| Wolfgang Kubicki |
|Born||3 March 1952|
Braunschweig, West Germany
|Alma mater||University of Kiel|
|Member of||WEF/Global Leaders for Tomorrow/1993|
|Party||Free Democratic Party|
Global Leader for Tomorrow by the World Economic Forum in 1993. Unusually for this network, he is against the extensive removal of civil rights during the Covid-19 deep event.
Wolfgang Kubicki is a German politician of the Free Democratic Party of Germany (FDP) and member of the Bundestag from 1990 until 1992 and 2017 onwards. He has been vice chairman of the FDP in Germany since December 2013. Since 24 October 2017 he has been Vice President of the Bundestag. From 1992 to 1993 and from 1996 to 2017 he served as chairman of the FDP-group in the Schleswig-Holstein state parliament.
He was selected a Global Leader for Tomorrow by the World Economic Forum in 1993. Unusually for this network, he is generally against the extensive removal of civil rights during the Covid-19 deep event.
Early life and education
After high school diploma in 1970 in Braunschweig Kubicki studied economics at the University of Kiel, where Peer Steinbrück was among his fellow students. He graduated in 1975. After that he worked for a consulting company and from 1978 in a Steuerberater ("tax advisor") office. From 1981 to 1983 he worked as a researcher for the FDP in the Schleswig-Holstein Landtag. He finished a second degree in law, completed while working, at the University of Kiel in 1982 with the first state examination. In 1985 he completed the second state examination and has worked as a lawyer since.
Kubicki joined the FDP in 1971. In 1972/73 he was deputy federal chairman of the Liberal University Association and in 1975/76 state chairman of the Young Democrats in Schleswig-Holstein. Subsequently, Kubicki was first elected to the state executive committee of the Schleswig-Holstein FDP in 1976, where he served until 1988, most recently as deputy state chairman.
From 1987 to 1989, he was chairman of the Rendsburg-Eckernförde FDP district association. He relinquished this office after his election as state chairman in September 1989. In September 1993, Kubicki resigned as state chairman in the wake of the Schönberg Landfill Affair. As state chairman, Kubicki was also a member of the Liberals' federal executive committee. He has done so again since 1997. He was also his party's top candidate in state elections in Schleswig-Holstein in 1992, 2000, 2005, 2009, 2012 and 2017.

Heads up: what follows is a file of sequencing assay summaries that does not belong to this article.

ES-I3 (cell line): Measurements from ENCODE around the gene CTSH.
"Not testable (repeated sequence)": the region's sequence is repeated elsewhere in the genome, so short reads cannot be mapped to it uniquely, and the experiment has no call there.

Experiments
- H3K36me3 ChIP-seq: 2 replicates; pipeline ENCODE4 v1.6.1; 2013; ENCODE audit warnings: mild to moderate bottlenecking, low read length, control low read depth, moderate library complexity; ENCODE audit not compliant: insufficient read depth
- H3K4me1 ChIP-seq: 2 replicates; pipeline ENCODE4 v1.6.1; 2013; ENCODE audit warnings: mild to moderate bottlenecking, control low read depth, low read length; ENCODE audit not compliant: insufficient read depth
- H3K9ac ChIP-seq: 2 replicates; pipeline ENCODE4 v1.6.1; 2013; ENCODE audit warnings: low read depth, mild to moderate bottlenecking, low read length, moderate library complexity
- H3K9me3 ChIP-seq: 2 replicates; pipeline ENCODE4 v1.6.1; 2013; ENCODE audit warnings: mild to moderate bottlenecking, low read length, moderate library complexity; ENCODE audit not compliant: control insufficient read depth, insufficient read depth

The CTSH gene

Kubicki lobbied since 2000 for Guido Westerwelle to be elected federal chairman of the FDP and to become parliamentary party leader of the FDP parliamentary group in the Bundestag. Westerwelle thus pushed Wolfgang Gerhardt out of both positions at the time. In mid-December 2010, Kubicki publicly advocated for Westerwelle's replacement as party leader of the FDP in May 2011. He compared the situation of the FDP with the late phase of the GDR and blamed the party leadership for the poll results below 5%. He said that the FDP was not in a good position to be replaced.
In the 2012 state election, the FDP, with Kubicki as its top candidate, received a result of 8.2 percent of the second votes. While this was a significant loss compared to the 2009 state election, when 14.9 percent was achieved, it was still the second-best election result achieved in Schleswig-Holstein. Previously, the FDP had been eliminated from six state parliaments. Therefore, the result was considered an extraordinary success, which was mainly attributed to Kubicki and labeled the "Kubicki effect". In polls, he achieved 54 percent approval of the electorate of Schleswig-Holstein (compared to 18 percent for Philipp Rösler) and 63 percent saw large differences between the state and federal FDP. Although Kubicki had never been sparing with criticism of his own party's federal policies, he already emphasized in the ZDF election broadcast that this result, which was perceived as an election victory, was precisely also a success for the federal party. In doing so, he clearly countered putsch rumors against the chairman of the federal FDP Philipp Rösler that had previously arisen in public even before the end of the election evening. In August 2012, Kubicki announced his intention to run as the top candidate for the Schleswig-Holstein FDP in the 2013 federal election.